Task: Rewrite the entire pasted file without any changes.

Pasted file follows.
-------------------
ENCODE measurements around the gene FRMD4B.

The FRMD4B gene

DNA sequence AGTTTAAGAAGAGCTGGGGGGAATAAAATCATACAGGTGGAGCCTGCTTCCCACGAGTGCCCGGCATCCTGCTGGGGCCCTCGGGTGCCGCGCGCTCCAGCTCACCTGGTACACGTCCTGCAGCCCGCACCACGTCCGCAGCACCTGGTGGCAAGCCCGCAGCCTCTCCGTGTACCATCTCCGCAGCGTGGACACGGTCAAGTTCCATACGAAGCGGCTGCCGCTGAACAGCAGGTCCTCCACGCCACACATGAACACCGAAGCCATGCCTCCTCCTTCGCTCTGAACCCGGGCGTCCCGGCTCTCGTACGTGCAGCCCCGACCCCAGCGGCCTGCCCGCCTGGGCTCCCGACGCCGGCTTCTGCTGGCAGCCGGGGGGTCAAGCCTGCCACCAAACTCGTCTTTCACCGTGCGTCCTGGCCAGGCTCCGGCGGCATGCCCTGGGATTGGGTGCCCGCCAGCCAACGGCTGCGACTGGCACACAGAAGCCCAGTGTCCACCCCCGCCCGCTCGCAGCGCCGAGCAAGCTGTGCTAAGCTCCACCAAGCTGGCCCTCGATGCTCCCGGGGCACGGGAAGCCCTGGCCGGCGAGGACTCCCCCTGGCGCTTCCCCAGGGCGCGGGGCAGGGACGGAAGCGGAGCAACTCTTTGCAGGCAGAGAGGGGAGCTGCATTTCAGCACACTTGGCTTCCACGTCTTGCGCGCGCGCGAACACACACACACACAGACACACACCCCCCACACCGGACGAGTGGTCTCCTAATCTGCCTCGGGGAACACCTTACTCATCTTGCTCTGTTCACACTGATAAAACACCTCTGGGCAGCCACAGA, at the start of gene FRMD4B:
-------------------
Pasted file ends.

ENCODE measurements around the gene FRMD4B.

The FRMD4B gene

DNA sequence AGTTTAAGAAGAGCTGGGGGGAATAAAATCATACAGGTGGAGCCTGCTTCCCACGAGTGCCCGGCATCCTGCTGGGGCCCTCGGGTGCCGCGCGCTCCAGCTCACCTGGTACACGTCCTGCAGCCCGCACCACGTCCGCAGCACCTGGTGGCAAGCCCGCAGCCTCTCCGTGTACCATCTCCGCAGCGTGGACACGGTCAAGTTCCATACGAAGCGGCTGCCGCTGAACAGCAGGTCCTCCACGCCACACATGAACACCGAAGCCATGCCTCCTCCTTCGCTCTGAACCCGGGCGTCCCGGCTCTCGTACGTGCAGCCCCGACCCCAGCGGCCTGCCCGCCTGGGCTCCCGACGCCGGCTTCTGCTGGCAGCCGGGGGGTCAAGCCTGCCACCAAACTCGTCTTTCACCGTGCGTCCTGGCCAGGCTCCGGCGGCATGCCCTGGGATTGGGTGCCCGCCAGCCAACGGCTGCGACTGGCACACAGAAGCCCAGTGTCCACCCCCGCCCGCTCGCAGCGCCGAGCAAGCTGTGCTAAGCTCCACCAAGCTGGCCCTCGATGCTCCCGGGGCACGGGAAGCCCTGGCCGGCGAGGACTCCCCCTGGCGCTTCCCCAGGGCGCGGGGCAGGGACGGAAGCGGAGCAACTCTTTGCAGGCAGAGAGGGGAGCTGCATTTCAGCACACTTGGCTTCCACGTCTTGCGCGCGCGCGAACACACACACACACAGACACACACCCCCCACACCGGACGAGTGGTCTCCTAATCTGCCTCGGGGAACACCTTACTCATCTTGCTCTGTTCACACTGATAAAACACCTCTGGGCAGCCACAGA, at the start of gene FRMD4B: